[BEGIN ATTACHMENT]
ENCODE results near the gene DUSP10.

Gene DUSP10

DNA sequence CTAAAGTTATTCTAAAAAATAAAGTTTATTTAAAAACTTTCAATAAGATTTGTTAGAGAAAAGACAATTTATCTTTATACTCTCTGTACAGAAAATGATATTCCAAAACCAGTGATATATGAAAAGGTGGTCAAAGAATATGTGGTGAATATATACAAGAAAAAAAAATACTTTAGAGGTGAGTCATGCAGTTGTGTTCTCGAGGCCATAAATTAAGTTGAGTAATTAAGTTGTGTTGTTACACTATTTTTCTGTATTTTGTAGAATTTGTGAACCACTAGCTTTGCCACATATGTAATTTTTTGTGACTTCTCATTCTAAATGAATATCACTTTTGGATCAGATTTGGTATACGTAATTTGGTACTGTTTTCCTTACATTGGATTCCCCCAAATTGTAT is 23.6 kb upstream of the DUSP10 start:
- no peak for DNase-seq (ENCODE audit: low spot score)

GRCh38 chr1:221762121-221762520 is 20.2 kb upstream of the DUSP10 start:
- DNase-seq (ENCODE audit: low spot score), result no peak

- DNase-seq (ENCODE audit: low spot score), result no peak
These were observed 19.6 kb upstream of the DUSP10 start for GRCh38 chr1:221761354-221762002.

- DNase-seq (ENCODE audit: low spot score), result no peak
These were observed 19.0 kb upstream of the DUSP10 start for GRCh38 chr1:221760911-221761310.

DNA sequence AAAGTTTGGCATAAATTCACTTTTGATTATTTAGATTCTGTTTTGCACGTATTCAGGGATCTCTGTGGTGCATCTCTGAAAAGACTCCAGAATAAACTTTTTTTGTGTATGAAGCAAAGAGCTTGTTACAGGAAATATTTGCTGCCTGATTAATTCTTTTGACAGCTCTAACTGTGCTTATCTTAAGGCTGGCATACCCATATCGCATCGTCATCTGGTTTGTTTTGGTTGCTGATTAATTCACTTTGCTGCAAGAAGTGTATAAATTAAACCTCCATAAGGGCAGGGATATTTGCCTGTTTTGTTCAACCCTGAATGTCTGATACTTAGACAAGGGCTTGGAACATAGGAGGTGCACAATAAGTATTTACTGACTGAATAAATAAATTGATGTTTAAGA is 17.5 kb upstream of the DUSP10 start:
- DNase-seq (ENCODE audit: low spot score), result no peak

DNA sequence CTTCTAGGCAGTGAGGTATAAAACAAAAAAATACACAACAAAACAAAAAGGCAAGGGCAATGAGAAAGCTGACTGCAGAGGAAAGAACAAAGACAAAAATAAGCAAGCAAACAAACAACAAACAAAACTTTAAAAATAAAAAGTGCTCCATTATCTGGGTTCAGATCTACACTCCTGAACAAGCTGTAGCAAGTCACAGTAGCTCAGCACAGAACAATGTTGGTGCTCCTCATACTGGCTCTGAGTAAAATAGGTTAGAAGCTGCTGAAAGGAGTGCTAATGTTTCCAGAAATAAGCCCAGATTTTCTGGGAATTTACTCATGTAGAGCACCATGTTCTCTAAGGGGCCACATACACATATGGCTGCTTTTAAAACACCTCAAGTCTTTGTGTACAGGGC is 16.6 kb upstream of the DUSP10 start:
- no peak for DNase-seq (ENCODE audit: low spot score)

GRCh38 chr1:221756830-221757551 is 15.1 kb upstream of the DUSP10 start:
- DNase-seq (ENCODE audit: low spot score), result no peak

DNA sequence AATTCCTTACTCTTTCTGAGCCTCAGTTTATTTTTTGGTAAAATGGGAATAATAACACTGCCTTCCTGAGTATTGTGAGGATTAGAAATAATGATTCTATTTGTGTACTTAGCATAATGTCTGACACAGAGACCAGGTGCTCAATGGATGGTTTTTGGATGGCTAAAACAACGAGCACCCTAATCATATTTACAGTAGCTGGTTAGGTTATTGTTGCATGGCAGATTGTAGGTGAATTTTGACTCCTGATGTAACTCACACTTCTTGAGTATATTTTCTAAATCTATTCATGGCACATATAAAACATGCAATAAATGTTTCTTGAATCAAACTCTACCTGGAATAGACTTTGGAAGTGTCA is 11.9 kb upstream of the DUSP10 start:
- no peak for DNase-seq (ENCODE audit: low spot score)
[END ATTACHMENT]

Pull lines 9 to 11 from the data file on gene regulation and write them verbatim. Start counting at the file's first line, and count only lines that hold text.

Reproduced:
- DNase-seq (ENCODE audit: low spot score), result no peak
These were observed 19.0 kb upstream of the DUSP10 start for GRCh38 chr1:221760911-221761310.

DNA sequence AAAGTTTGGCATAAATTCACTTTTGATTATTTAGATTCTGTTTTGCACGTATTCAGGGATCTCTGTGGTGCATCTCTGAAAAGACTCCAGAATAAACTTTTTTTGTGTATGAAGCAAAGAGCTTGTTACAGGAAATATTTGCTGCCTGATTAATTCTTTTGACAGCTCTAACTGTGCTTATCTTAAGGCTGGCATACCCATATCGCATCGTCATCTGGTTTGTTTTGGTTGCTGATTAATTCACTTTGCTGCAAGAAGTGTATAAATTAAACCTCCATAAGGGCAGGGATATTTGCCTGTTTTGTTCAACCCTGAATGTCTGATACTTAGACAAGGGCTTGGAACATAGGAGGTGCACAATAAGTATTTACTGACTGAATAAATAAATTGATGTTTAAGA is 17.5 kb upstream of the DUSP10 start: